Using such a dramatic historical situation, the film takes itself seriously enough for you to care, but allows the film to develop into a more monster-driven experience in its second half. But it has certainly earnt that right.


The body-horror is suitably nasty, the character choices are well established and the gun fights and violence will keep most action and fright audiences entertained. As the men discuss their mission, the film delivers a great sense of urgency to keep up a fast pace and overall, Overlord entertains with a delicious mix of dark horror and depraved history.


★★★★


Mike Sales

By midlandsmovies, Feb 18 2019 09:43PM


We have two unique takes on The House that Jack Built with Mike Sales and Marek Turner going head to head on Lars Von Trier's latest. Do they agree? Read on to find out...


The House that Jack Built (2018) Dir. Lars von Trier


The latest film from Danish director Lars von Trier (Dogville; Antichrist; Nymphomaniac) was never going to be one for the masses but once again through the casting of well known mainstream names, in this case Matt Dillon - in his best performance for over a decade - and Uma Thurman amongst others, he ensures a a healthy amount of interest and cinematic distribution.


Laughed at and lauded in equal measure when it debuted at Cannes in 2018 the film follows the seemingly hapless Jack as he descends not only into madness but also hell over a period of twelve years and multiple homicides.


Now although this sounds relatively straight forward, due to having such a duration to cover the film is split into non linear segments taken throughout the years, each representing a pivotal moment in Jack’s life and which is narrated over by the figure of Virgil (Bruno Ganz), in a nod to Dante’s Inferno to which this film is heavily indebted in terms or concept. Through these segments we delve deeper into the mind of Jack and his alter-ego, both of which manifest themselves through the films varying tone and visual appearance.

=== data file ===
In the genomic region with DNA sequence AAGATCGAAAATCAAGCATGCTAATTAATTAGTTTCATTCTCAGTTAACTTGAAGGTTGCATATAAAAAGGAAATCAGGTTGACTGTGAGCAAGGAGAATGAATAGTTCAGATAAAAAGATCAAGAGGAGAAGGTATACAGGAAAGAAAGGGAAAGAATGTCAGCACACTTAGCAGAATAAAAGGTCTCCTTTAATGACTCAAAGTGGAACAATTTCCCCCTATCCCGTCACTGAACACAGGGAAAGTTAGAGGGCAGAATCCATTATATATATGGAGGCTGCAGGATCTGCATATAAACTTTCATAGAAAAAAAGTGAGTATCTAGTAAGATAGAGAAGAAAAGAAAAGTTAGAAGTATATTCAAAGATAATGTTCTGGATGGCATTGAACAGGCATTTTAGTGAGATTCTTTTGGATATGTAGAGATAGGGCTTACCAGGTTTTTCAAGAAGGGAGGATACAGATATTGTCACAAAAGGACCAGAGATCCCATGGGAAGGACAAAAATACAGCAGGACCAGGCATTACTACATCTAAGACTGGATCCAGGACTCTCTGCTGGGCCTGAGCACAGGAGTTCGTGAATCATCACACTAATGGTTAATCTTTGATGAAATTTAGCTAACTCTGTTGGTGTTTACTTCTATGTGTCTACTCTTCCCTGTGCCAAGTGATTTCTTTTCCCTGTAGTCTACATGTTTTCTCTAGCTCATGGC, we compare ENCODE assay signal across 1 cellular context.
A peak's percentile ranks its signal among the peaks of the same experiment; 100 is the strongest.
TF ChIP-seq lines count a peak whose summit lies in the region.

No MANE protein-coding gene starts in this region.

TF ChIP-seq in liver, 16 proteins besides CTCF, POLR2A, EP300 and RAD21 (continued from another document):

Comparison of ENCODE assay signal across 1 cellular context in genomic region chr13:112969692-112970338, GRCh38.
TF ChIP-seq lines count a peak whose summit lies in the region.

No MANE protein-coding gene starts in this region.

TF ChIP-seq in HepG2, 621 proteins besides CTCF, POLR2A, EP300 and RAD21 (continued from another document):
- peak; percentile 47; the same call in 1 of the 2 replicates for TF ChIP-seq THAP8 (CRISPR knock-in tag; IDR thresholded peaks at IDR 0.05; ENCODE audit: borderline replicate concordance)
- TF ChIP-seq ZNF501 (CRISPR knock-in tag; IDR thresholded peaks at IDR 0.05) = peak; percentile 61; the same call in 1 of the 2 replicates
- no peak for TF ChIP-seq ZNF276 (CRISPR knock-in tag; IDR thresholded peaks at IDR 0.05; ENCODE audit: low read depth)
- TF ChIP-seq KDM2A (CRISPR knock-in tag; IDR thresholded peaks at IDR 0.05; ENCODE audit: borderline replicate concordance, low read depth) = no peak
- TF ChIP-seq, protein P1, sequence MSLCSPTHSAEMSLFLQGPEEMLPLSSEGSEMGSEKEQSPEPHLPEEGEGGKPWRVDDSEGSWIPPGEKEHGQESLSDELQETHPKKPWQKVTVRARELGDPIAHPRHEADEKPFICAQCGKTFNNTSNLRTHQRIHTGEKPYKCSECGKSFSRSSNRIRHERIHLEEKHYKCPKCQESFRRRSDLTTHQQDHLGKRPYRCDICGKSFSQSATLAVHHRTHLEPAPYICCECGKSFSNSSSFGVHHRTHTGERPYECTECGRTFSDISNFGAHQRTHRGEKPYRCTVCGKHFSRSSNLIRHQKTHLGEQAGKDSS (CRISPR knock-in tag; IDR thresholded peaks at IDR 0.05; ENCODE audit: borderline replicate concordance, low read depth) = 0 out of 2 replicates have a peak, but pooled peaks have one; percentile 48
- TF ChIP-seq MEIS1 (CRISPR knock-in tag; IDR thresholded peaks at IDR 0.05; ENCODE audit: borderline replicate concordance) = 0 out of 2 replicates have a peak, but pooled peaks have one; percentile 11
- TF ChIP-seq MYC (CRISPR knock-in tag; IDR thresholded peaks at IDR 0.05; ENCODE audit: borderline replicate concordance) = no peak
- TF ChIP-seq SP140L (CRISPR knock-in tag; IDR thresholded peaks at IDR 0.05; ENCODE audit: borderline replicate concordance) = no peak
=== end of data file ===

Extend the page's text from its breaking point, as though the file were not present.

Arguably playing as a dark comedy for the majority of its time, with a touch of social criticism, it is in these tonal shifts that the audience will either be won over or lost but for those that go along for the ride they will discover a lot more under the surface in this tale of violence, satisfaction and repentance. With that final point being taken by some as a form of atonement by the frequently ostracised director and through the use of his own back catalogue and past behaviour it is certainly easy to see why.


Harking back to a period where every artistic decision, depiction or mise en scène was symbolic von Trier knows his craft well enough to show us the material to interpret the meaning ourselves. Undoubtably The House That Jack Built is self-indulgent and arguably pretentious sometimes but it is also well-written, entertaining and with layered deeper meaning. Dare we even say it is sophisticated. but here it is up to us to interpret in the main.


Working on several levels this film is one for those who like to spend the time digging a little deeper but whether it is ultimately worth it only you will know.


★★★★


Marek Turner


And another! Midlands Movies Mike Sales writes...


Polarising director Lars von Trier returns with another controversial film that follows a serial murderer’s 12-year killing spree with all the subtlety the filmmaker is known for.


It begins with middle-aged Jack killing a woman whose car has broken down and taking her body to be hidden in a freezer. He later pretends to be an insurance salesman in a leafy suburb to enter another woman’s home whom he awkwardly strangles. This time Jack is unable to flee the scene owing to his obsessive cleaning but soon manages to escape. More incidents pile up with the murder of a family on a hunting expedition, a woman whom he confesses to and lining up a group of kidnapped victims to kill them with one bullet.


Jack is played excellently by a dark, and sometimes darkly comic, Matt Dillon and the expected pretentiousness begins with auteur chapter headings – yawn. However, at times the film is far more conventional for large portions of its runtime, although this being von Trier, he intersperses the splatter gore with his own essay on the nature of man and violence.